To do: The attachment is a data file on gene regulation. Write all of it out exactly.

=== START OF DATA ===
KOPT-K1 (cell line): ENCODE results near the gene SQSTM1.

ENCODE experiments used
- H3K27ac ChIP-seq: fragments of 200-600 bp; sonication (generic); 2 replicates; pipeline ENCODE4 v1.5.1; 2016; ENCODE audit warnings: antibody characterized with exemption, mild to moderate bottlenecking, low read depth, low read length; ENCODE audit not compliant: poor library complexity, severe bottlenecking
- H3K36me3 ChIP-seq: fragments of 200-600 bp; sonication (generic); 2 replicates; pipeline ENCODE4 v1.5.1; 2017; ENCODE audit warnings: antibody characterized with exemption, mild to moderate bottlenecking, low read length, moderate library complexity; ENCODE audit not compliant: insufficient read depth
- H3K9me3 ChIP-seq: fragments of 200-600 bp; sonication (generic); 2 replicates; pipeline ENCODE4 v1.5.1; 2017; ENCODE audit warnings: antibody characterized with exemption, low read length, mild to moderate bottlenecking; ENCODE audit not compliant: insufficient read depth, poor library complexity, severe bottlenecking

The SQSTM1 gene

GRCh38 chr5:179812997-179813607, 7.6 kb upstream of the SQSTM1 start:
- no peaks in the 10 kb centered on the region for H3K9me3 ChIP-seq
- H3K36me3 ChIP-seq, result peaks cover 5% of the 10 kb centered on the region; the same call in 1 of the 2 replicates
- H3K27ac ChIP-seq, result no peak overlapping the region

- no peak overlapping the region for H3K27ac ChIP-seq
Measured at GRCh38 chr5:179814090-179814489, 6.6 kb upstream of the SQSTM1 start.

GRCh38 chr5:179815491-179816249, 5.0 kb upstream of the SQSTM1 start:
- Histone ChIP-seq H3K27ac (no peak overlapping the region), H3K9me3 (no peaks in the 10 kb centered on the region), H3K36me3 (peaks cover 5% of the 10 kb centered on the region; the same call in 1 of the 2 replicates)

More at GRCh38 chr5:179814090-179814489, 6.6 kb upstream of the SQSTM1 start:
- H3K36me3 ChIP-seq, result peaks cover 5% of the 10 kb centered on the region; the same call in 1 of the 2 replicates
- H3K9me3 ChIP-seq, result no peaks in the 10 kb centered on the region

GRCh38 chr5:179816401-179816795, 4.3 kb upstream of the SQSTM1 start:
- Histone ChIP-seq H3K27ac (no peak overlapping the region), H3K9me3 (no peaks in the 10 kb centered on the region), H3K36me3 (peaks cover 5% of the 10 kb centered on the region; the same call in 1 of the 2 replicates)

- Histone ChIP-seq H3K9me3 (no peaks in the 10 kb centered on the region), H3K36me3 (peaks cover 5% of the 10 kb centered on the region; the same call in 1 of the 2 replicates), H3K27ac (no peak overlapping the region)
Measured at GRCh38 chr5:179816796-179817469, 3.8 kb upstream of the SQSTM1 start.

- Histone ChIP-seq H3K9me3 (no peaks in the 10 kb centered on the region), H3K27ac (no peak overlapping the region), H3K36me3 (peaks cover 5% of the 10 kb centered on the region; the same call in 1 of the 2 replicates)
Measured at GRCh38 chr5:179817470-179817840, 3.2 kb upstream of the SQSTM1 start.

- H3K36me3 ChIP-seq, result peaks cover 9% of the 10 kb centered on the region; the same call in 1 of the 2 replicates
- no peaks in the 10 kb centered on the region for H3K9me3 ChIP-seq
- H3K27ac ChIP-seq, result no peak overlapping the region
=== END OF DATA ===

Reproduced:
KOPT-K1 (cell line): ENCODE results near the gene SQSTM1.

ENCODE experiments used
- H3K27ac ChIP-seq: fragments of 200-600 bp; sonication (generic); 2 replicates; pipeline ENCODE4 v1.5.1; 2016; ENCODE audit warnings: antibody characterized with exemption, mild to moderate bottlenecking, low read depth, low read length; ENCODE audit not compliant: poor library complexity, severe bottlenecking
- H3K36me3 ChIP-seq: fragments of 200-600 bp; sonication (generic); 2 replicates; pipeline ENCODE4 v1.5.1; 2017; ENCODE audit warnings: antibody characterized with exemption, mild to moderate bottlenecking, low read length, moderate library complexity; ENCODE audit not compliant: insufficient read depth
- H3K9me3 ChIP-seq: fragments of 200-600 bp; sonication (generic); 2 replicates; pipeline ENCODE4 v1.5.1; 2017; ENCODE audit warnings: antibody characterized with exemption, low read length, mild to moderate bottlenecking; ENCODE audit not compliant: insufficient read depth, poor library complexity, severe bottlenecking

The SQSTM1 gene

GRCh38 chr5:179812997-179813607, 7.6 kb upstream of the SQSTM1 start:
- no peaks in the 10 kb centered on the region for H3K9me3 ChIP-seq
- H3K36me3 ChIP-seq, result peaks cover 5% of the 10 kb centered on the region; the same call in 1 of the 2 replicates
- H3K27ac ChIP-seq, result no peak overlapping the region

- no peak overlapping the region for H3K27ac ChIP-seq
Measured at GRCh38 chr5:179814090-179814489, 6.6 kb upstream of the SQSTM1 start.

GRCh38 chr5:179815491-179816249, 5.0 kb upstream of the SQSTM1 start:
- Histone ChIP-seq H3K27ac (no peak overlapping the region), H3K9me3 (no peaks in the 10 kb centered on the region), H3K36me3 (peaks cover 5% of the 10 kb centered on the region; the same call in 1 of the 2 replicates)

More at GRCh38 chr5:179814090-179814489, 6.6 kb upstream of the SQSTM1 start:
- H3K36me3 ChIP-seq, result peaks cover 5% of the 10 kb centered on the region; the same call in 1 of the 2 replicates
- H3K9me3 ChIP-seq, result no peaks in the 10 kb centered on the region

GRCh38 chr5:179816401-179816795, 4.3 kb upstream of the SQSTM1 start:
- Histone ChIP-seq H3K27ac (no peak overlapping the region), H3K9me3 (no peaks in the 10 kb centered on the region), H3K36me3 (peaks cover 5% of the 10 kb centered on the region; the same call in 1 of the 2 replicates)

- Histone ChIP-seq H3K9me3 (no peaks in the 10 kb centered on the region), H3K36me3 (peaks cover 5% of the 10 kb centered on the region; the same call in 1 of the 2 replicates), H3K27ac (no peak overlapping the region)
Measured at GRCh38 chr5:179816796-179817469, 3.8 kb upstream of the SQSTM1 start.

- Histone ChIP-seq H3K9me3 (no peaks in the 10 kb centered on the region), H3K27ac (no peak overlapping the region), H3K36me3 (peaks cover 5% of the 10 kb centered on the region; the same call in 1 of the 2 replicates)
Measured at GRCh38 chr5:179817470-179817840, 3.2 kb upstream of the SQSTM1 start.

- H3K36me3 ChIP-seq, result peaks cover 9% of the 10 kb centered on the region; the same call in 1 of the 2 replicates
- no peaks in the 10 kb centered on the region for H3K9me3 ChIP-seq
- H3K27ac ChIP-seq, result no peak overlapping the region